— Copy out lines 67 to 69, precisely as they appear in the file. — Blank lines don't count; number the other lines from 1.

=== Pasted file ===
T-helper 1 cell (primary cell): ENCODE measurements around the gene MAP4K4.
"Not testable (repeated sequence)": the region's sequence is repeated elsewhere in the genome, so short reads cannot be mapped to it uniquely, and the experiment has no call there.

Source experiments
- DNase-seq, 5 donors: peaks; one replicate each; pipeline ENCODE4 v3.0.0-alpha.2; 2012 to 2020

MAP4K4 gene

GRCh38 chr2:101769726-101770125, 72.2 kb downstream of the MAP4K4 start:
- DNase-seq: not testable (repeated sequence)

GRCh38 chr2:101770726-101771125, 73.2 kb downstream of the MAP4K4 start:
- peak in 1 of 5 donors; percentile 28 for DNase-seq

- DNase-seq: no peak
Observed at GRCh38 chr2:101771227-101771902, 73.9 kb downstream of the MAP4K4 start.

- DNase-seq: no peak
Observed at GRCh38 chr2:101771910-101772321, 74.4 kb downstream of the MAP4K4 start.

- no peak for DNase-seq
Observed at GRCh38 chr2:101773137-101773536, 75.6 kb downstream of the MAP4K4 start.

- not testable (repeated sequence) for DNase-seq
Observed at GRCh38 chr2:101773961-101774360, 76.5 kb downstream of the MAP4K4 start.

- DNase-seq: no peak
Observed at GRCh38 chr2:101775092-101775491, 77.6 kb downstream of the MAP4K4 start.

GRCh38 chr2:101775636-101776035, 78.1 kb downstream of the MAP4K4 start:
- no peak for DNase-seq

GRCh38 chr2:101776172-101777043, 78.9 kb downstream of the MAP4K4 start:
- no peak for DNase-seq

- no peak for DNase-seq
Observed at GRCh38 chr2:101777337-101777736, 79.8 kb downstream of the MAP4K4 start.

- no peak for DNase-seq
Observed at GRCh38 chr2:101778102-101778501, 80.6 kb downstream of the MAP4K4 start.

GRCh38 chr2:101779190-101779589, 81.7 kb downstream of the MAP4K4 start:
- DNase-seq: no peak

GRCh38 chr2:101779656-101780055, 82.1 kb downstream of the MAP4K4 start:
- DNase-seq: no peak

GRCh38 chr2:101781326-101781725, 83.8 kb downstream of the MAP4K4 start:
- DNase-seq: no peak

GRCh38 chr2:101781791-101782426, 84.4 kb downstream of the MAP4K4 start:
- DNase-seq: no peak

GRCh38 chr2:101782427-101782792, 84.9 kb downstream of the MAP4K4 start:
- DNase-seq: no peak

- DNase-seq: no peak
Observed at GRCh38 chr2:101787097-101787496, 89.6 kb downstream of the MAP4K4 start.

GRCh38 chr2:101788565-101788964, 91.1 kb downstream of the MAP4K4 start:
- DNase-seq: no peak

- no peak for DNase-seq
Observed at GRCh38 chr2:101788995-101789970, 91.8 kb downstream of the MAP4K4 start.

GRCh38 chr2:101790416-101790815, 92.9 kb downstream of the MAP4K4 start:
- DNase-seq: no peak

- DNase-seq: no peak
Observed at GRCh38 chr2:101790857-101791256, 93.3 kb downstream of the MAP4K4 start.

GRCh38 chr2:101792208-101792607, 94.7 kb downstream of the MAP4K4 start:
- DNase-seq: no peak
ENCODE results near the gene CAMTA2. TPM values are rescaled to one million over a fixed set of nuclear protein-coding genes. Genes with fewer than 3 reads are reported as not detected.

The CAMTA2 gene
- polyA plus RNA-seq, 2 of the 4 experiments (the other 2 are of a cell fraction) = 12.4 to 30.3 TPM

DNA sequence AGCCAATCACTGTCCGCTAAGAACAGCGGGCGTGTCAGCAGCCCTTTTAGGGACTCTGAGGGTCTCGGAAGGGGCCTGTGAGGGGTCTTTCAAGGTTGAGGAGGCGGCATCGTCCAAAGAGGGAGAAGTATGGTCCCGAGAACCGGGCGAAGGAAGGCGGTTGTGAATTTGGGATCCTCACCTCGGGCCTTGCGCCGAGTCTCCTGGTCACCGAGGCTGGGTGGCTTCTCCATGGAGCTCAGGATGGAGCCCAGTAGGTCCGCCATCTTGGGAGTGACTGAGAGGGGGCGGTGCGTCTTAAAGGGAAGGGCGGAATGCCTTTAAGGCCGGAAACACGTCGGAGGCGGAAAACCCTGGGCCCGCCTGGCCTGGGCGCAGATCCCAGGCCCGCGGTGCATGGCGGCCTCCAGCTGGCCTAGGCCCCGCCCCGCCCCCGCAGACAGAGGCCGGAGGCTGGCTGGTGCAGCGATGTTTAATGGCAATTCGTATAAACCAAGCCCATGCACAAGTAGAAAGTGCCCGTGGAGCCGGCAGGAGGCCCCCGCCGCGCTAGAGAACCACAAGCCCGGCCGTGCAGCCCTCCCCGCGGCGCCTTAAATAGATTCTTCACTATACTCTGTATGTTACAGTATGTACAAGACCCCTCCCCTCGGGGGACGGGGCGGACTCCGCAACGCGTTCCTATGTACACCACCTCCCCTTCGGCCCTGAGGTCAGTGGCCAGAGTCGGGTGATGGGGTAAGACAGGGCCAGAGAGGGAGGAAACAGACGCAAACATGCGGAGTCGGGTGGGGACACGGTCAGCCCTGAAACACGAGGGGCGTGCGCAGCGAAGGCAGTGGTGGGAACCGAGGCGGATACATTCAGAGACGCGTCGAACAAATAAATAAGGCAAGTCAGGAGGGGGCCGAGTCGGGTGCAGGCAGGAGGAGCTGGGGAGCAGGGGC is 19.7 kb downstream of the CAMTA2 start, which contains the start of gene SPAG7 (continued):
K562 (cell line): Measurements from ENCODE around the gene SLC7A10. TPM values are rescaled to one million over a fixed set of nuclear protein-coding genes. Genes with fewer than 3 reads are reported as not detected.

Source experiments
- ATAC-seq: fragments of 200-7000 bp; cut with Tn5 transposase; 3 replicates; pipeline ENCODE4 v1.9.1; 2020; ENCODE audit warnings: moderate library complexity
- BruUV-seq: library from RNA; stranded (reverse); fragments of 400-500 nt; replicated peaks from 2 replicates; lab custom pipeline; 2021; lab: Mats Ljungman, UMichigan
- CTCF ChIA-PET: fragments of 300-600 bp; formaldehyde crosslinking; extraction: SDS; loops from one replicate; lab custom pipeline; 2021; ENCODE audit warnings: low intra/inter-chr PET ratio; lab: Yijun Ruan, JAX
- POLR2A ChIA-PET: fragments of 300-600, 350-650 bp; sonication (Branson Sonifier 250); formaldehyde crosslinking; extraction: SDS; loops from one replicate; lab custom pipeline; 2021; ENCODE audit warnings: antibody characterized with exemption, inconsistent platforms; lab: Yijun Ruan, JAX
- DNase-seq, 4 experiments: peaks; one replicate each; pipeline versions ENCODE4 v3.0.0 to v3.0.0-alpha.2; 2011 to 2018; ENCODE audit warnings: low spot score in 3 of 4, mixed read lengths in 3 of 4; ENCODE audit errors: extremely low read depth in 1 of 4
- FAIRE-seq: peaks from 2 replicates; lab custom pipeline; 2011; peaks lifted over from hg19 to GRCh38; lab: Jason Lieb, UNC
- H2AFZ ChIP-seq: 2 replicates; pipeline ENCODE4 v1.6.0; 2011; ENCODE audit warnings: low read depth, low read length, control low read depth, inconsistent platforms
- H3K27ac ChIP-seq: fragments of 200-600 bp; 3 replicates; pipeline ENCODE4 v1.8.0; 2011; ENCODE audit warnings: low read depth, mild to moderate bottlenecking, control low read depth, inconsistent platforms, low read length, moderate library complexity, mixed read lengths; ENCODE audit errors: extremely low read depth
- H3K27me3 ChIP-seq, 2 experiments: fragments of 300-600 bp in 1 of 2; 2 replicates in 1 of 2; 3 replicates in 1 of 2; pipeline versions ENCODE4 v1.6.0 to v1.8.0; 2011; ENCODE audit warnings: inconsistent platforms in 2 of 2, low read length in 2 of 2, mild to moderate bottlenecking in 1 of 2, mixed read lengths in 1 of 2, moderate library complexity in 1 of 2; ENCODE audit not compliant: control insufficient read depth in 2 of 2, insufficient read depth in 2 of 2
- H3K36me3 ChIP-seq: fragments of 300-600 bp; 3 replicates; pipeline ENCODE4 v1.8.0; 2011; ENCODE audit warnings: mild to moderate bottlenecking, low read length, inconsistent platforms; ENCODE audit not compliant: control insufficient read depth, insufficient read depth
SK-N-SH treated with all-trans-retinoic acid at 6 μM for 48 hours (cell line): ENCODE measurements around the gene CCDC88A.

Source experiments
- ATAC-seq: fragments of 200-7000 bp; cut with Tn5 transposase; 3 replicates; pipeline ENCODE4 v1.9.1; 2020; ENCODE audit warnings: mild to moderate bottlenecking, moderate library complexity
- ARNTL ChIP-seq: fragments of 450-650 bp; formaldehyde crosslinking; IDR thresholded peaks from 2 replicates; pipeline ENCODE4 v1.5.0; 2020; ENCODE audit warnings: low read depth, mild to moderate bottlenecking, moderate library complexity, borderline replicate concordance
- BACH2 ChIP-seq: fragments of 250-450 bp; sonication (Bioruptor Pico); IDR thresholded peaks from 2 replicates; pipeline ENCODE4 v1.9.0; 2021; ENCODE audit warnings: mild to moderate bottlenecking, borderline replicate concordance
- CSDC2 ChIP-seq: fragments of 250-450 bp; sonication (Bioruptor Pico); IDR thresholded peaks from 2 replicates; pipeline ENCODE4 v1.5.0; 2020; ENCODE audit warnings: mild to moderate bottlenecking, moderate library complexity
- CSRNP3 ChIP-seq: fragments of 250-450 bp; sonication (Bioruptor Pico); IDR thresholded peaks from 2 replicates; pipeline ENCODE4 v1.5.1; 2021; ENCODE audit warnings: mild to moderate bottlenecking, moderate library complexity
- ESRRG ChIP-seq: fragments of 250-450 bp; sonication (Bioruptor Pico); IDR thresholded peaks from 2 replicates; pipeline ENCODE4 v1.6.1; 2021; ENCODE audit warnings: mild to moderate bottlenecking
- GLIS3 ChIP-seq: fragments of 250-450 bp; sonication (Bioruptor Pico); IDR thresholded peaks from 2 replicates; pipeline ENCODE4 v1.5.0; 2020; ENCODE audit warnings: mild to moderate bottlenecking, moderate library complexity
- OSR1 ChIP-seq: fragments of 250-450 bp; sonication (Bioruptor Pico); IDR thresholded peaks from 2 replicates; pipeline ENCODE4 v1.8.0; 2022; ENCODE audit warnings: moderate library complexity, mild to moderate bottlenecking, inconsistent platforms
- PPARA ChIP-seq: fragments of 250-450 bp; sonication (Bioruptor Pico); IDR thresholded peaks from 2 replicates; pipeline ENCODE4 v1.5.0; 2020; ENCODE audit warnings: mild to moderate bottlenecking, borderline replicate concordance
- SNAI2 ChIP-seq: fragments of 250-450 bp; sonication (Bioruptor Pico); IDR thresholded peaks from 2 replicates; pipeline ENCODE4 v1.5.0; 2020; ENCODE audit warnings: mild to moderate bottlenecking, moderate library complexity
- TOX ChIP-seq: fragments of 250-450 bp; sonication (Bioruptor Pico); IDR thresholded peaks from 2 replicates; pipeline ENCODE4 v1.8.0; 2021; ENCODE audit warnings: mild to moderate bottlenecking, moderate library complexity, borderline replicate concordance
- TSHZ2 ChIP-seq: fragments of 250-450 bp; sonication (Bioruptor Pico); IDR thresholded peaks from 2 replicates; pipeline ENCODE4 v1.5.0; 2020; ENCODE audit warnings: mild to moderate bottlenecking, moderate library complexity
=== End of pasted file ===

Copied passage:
Source experiments
- ATAC-seq: fragments of 200-7000 bp; cut with Tn5 transposase; 3 replicates; pipeline ENCODE4 v1.9.1; 2020; ENCODE audit warnings: mild to moderate bottlenecking, moderate library complexity
- ARNTL ChIP-seq: fragments of 450-650 bp; formaldehyde crosslinking; IDR thresholded peaks from 2 replicates; pipeline ENCODE4 v1.5.0; 2020; ENCODE audit warnings: low read depth, mild to moderate bottlenecking, moderate library complexity, borderline replicate concordance